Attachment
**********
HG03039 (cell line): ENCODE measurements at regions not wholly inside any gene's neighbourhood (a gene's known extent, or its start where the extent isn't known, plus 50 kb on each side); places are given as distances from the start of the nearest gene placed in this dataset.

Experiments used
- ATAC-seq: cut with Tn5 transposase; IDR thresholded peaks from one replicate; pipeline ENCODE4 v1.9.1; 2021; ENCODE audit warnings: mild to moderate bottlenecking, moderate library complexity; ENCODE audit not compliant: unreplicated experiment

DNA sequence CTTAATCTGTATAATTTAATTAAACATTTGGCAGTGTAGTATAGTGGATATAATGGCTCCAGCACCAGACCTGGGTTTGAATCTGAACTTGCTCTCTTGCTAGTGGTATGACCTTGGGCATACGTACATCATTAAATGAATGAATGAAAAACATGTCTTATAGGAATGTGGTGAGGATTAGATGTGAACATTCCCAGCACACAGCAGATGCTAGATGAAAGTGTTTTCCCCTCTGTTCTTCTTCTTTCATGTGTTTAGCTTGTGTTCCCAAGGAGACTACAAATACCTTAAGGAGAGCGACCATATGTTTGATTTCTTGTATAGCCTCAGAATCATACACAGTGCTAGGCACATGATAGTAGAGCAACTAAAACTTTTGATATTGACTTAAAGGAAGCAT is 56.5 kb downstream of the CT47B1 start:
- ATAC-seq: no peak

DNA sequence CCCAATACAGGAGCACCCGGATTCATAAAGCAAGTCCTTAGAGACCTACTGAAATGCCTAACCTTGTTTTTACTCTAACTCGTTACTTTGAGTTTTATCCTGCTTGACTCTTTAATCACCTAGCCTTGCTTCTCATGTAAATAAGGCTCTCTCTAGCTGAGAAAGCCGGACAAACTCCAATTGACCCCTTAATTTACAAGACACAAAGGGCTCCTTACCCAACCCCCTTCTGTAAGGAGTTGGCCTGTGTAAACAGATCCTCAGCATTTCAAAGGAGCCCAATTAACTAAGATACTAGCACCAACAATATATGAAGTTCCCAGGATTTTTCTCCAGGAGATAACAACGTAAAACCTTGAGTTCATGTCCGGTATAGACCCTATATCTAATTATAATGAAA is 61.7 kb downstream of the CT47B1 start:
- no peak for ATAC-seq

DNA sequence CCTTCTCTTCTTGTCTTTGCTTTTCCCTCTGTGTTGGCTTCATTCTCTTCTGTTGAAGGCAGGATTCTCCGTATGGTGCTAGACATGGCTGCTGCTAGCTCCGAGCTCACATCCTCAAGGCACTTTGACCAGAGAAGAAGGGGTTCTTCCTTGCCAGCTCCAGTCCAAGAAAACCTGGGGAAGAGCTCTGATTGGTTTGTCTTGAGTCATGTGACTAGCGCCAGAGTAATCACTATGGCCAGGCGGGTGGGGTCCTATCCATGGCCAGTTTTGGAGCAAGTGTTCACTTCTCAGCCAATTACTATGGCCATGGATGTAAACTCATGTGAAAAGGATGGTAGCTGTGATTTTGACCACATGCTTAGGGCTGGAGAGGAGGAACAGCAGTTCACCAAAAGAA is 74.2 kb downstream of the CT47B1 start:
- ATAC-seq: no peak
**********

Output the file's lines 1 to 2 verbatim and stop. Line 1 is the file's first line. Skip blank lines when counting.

HG03039 (cell line): ENCODE measurements at regions not wholly inside any gene's neighbourhood (a gene's known extent, or its start where the extent isn't known, plus 50 kb on each side); places are given as distances from the start of the nearest gene placed in this dataset.

Experiments used